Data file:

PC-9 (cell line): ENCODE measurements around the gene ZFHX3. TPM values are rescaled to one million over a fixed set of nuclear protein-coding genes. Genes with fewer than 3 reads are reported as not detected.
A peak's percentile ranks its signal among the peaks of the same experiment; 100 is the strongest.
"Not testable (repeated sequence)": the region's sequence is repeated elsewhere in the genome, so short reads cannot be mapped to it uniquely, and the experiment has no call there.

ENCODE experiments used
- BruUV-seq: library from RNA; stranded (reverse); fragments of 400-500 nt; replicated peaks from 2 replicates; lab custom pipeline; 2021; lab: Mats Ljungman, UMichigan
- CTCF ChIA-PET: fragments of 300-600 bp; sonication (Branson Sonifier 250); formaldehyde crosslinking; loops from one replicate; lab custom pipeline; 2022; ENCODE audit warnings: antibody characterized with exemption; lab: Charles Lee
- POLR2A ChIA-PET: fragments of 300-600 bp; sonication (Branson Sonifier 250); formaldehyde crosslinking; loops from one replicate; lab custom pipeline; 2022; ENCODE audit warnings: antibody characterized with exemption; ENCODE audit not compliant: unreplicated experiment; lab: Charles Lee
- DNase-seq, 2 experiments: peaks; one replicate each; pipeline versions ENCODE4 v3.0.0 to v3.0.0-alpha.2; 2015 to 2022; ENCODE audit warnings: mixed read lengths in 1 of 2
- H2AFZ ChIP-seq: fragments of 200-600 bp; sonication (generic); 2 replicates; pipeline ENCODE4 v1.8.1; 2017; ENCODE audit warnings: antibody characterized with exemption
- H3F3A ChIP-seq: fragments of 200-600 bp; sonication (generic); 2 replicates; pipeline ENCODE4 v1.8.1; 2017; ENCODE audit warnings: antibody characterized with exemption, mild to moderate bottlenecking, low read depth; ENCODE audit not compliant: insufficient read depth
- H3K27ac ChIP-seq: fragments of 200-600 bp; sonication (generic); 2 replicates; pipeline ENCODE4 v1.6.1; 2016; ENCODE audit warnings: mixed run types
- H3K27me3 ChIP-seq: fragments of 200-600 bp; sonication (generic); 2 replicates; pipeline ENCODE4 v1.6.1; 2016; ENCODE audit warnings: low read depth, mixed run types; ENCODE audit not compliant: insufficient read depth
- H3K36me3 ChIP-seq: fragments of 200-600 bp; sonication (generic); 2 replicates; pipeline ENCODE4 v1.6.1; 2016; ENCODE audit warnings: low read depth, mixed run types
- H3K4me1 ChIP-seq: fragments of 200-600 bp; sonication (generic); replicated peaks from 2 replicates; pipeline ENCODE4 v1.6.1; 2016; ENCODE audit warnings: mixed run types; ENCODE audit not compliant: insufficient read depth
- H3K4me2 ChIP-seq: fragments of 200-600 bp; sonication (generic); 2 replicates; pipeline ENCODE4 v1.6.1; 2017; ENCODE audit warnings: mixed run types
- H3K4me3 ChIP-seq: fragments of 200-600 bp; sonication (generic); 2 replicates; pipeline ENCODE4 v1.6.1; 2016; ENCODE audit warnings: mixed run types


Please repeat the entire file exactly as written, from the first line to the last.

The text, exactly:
PC-9 (cell line): ENCODE measurements around the gene ZFHX3. TPM values are rescaled to one million over a fixed set of nuclear protein-coding genes. Genes with fewer than 3 reads are reported as not detected.
A peak's percentile ranks its signal among the peaks of the same experiment; 100 is the strongest.
"Not testable (repeated sequence)": the region's sequence is repeated elsewhere in the genome, so short reads cannot be mapped to it uniquely, and the experiment has no call there.

ENCODE experiments used
- BruUV-seq: library from RNA; stranded (reverse); fragments of 400-500 nt; replicated peaks from 2 replicates; lab custom pipeline; 2021; lab: Mats Ljungman, UMichigan
- CTCF ChIA-PET: fragments of 300-600 bp; sonication (Branson Sonifier 250); formaldehyde crosslinking; loops from one replicate; lab custom pipeline; 2022; ENCODE audit warnings: antibody characterized with exemption; lab: Charles Lee
- POLR2A ChIA-PET: fragments of 300-600 bp; sonication (Branson Sonifier 250); formaldehyde crosslinking; loops from one replicate; lab custom pipeline; 2022; ENCODE audit warnings: antibody characterized with exemption; ENCODE audit not compliant: unreplicated experiment; lab: Charles Lee
- DNase-seq, 2 experiments: peaks; one replicate each; pipeline versions ENCODE4 v3.0.0 to v3.0.0-alpha.2; 2015 to 2022; ENCODE audit warnings: mixed read lengths in 1 of 2
- H2AFZ ChIP-seq: fragments of 200-600 bp; sonication (generic); 2 replicates; pipeline ENCODE4 v1.8.1; 2017; ENCODE audit warnings: antibody characterized with exemption
- H3F3A ChIP-seq: fragments of 200-600 bp; sonication (generic); 2 replicates; pipeline ENCODE4 v1.8.1; 2017; ENCODE audit warnings: antibody characterized with exemption, mild to moderate bottlenecking, low read depth; ENCODE audit not compliant: insufficient read depth
- H3K27ac ChIP-seq: fragments of 200-600 bp; sonication (generic); 2 replicates; pipeline ENCODE4 v1.6.1; 2016; ENCODE audit warnings: mixed run types
- H3K27me3 ChIP-seq: fragments of 200-600 bp; sonication (generic); 2 replicates; pipeline ENCODE4 v1.6.1; 2016; ENCODE audit warnings: low read depth, mixed run types; ENCODE audit not compliant: insufficient read depth
- H3K36me3 ChIP-seq: fragments of 200-600 bp; sonication (generic); 2 replicates; pipeline ENCODE4 v1.6.1; 2016; ENCODE audit warnings: low read depth, mixed run types
- H3K4me1 ChIP-seq: fragments of 200-600 bp; sonication (generic); replicated peaks from 2 replicates; pipeline ENCODE4 v1.6.1; 2016; ENCODE audit warnings: mixed run types; ENCODE audit not compliant: insufficient read depth
- H3K4me2 ChIP-seq: fragments of 200-600 bp; sonication (generic); 2 replicates; pipeline ENCODE4 v1.6.1; 2017; ENCODE audit warnings: mixed run types
- H3K4me3 ChIP-seq: fragments of 200-600 bp; sonication (generic); 2 replicates; pipeline ENCODE4 v1.6.1; 2016; ENCODE audit warnings: mixed run types